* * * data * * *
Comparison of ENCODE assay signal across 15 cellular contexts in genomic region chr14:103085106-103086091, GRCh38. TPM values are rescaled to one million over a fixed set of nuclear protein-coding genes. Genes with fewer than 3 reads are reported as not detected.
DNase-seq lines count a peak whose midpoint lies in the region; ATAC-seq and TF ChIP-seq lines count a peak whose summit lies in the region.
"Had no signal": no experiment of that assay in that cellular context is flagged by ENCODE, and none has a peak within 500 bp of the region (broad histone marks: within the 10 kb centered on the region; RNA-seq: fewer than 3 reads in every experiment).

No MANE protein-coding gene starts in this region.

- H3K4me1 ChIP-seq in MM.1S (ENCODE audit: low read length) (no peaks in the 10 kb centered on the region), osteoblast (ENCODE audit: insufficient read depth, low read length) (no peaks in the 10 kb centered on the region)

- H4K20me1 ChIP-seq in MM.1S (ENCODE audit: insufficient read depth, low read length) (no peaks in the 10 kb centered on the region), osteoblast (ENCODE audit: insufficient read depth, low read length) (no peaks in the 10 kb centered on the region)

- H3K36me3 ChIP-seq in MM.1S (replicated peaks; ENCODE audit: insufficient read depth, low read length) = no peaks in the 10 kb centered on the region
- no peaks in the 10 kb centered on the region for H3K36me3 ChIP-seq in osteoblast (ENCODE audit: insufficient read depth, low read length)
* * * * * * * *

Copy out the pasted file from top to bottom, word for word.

Comparison of ENCODE assay signal across 15 cellular contexts in genomic region chr14:103085106-103086091, GRCh38. TPM values are rescaled to one million over a fixed set of nuclear protein-coding genes. Genes with fewer than 3 reads are reported as not detected.
DNase-seq lines count a peak whose midpoint lies in the region; ATAC-seq and TF ChIP-seq lines count a peak whose summit lies in the region.
"Had no signal": no experiment of that assay in that cellular context is flagged by ENCODE, and none has a peak within 500 bp of the region (broad histone marks: within the 10 kb centered on the region; RNA-seq: fewer than 3 reads in every experiment).

No MANE protein-coding gene starts in this region.

- H3K4me1 ChIP-seq in MM.1S (ENCODE audit: low read length) (no peaks in the 10 kb centered on the region), osteoblast (ENCODE audit: insufficient read depth, low read length) (no peaks in the 10 kb centered on the region)

- H4K20me1 ChIP-seq in MM.1S (ENCODE audit: insufficient read depth, low read length) (no peaks in the 10 kb centered on the region), osteoblast (ENCODE audit: insufficient read depth, low read length) (no peaks in the 10 kb centered on the region)

- H3K36me3 ChIP-seq in MM.1S (replicated peaks; ENCODE audit: insufficient read depth, low read length) = no peaks in the 10 kb centered on the region
- no peaks in the 10 kb centered on the region for H3K36me3 ChIP-seq in osteoblast (ENCODE audit: insufficient read depth, low read length)